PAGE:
The EMBASSY Gallery may be just a modestly sized room with an additional staircase, but in this year’s members show it has managed to exhibit 90 pieces of artwork. Precariously entitled SALON, the exhibition offers the viewer an insight into what a contemporary Parisian salon could resemble, but its interest becomes its downfall as necessarily one's attention is immediately focused upon - and confused by - the presentation of the exhibition rather than its content.
SALON offers no theme for the artists to adhere to resulting in an extensive and captivating array of subjects; from Michael Jackson to instructions on how to listen to an album. Upstairs, four video pieces are situated next to one another in such close proximity it is impossible to concentrate on each work individually. Subsequently, Calvin Laing’s rotating clay-covered head becomes visually integrated with Carlos Noronha Fei’s mellifluously edited monochrome video submission.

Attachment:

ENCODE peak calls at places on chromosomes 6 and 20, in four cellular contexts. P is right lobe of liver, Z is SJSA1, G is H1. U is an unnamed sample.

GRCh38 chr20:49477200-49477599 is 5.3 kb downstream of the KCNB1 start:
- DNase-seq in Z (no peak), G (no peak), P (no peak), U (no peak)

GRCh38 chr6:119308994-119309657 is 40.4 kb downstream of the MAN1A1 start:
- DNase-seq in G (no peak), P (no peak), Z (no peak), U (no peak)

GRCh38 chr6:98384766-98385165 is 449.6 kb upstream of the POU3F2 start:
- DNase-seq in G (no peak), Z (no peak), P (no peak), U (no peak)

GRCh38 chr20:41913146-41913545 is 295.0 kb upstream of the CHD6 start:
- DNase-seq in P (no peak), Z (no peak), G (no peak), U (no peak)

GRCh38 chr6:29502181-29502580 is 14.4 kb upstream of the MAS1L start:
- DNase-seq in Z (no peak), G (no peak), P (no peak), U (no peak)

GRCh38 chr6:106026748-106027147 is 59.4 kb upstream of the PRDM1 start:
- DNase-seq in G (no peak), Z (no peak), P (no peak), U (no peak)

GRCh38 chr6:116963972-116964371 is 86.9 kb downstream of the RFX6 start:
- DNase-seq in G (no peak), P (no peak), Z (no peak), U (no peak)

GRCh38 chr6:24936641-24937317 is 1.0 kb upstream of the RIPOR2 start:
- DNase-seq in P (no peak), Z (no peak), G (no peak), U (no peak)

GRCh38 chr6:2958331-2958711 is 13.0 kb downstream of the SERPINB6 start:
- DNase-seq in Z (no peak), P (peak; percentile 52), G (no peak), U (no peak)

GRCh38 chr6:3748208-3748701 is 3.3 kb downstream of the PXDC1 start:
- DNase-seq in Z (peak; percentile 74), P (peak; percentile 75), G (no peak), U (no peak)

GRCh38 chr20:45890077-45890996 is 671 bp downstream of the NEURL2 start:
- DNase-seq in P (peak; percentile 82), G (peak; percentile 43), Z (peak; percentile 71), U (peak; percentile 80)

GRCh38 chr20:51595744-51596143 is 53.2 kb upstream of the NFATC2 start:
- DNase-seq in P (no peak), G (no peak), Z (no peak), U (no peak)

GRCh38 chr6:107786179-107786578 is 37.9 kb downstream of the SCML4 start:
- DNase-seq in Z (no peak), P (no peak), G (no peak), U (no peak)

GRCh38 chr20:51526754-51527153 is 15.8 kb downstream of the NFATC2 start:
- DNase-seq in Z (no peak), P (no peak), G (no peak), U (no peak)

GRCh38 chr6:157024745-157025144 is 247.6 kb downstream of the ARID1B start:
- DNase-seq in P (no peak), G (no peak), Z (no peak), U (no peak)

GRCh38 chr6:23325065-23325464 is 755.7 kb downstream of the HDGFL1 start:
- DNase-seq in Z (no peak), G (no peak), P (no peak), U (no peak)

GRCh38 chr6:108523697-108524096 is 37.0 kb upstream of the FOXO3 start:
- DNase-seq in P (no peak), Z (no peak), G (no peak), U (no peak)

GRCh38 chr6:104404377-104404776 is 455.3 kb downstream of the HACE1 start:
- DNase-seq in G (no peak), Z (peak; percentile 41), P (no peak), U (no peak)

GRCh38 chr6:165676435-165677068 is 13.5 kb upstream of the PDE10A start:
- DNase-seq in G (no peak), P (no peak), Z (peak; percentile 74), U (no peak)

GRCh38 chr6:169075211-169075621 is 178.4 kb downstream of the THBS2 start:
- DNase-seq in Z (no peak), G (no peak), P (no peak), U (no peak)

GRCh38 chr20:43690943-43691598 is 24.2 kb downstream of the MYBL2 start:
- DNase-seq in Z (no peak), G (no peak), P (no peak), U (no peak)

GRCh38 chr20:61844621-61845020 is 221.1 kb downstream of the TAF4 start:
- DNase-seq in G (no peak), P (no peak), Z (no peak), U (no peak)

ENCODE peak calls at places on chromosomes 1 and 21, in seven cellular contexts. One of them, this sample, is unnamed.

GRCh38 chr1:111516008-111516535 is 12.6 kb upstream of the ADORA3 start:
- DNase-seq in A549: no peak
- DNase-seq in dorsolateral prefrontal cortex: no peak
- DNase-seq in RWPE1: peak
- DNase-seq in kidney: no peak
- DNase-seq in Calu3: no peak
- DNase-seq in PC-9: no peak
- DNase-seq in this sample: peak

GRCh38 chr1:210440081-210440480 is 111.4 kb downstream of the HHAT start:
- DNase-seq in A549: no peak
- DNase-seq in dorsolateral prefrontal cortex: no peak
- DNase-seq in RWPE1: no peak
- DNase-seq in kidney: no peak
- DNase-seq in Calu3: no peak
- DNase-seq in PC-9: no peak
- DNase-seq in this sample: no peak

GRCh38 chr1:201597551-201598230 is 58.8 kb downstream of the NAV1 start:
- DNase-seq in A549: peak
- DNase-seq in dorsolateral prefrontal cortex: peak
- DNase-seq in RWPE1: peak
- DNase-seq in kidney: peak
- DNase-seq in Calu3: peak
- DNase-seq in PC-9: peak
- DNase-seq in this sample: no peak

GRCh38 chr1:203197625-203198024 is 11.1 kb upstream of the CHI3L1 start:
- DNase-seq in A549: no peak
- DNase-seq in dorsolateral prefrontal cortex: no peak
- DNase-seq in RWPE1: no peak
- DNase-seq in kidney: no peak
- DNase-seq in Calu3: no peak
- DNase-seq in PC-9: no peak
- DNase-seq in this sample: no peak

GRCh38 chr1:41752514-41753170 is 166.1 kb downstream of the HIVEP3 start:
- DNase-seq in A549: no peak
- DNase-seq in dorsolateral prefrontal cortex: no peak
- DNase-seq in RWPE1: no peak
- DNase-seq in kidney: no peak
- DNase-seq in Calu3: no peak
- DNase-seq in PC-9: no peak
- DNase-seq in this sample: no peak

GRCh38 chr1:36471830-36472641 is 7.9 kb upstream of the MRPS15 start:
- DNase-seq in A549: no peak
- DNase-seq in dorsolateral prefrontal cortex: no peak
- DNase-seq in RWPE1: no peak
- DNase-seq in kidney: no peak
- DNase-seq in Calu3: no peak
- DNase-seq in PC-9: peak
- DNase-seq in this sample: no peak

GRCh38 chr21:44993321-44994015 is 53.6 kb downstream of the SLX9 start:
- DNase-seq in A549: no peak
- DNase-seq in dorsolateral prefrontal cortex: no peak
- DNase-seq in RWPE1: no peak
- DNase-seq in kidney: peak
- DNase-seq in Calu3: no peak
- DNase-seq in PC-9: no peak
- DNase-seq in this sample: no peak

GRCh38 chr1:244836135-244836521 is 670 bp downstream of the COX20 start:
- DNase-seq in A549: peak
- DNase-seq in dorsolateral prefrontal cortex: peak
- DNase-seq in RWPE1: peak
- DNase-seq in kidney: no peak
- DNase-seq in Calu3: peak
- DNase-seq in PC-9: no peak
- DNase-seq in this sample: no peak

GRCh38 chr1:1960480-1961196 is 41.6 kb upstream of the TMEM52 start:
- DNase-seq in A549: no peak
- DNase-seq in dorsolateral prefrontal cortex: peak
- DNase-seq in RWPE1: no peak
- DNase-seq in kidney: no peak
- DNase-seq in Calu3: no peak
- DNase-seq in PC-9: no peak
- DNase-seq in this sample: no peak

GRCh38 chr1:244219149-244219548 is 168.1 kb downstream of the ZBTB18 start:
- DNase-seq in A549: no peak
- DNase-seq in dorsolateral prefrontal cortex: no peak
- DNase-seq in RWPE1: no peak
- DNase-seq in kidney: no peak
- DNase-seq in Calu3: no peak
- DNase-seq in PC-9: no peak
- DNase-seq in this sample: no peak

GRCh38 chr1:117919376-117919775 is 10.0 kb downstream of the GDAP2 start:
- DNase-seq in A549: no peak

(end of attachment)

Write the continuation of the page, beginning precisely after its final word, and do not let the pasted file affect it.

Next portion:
The confusion continues downstairs as obscure objects litter the floor while the walls are populated with over 70 works. Tom Estes’s ‘Virgin Bride’ - a wedding dress filled with the ghost of a human form and tagged with Mencken’s profession that "What men value is this world is not rights, but privileges" is the most instantly arresting piece, though this is as much due to its domination of the space as to artistic competence.
The notion of space and arrangement is both inescapable and detrimental to the work. Salon hanging has long been outdated and upon seeing this exhibition it becomes apparent why. There is no possibility for singular examination and instead the pieces develop into a unified installation. The EMBASSY, in the conscious effort to reproduce the notion of a 18th century Parisian salon have done nothing further than highlight its irrelevance within the contemporary art world.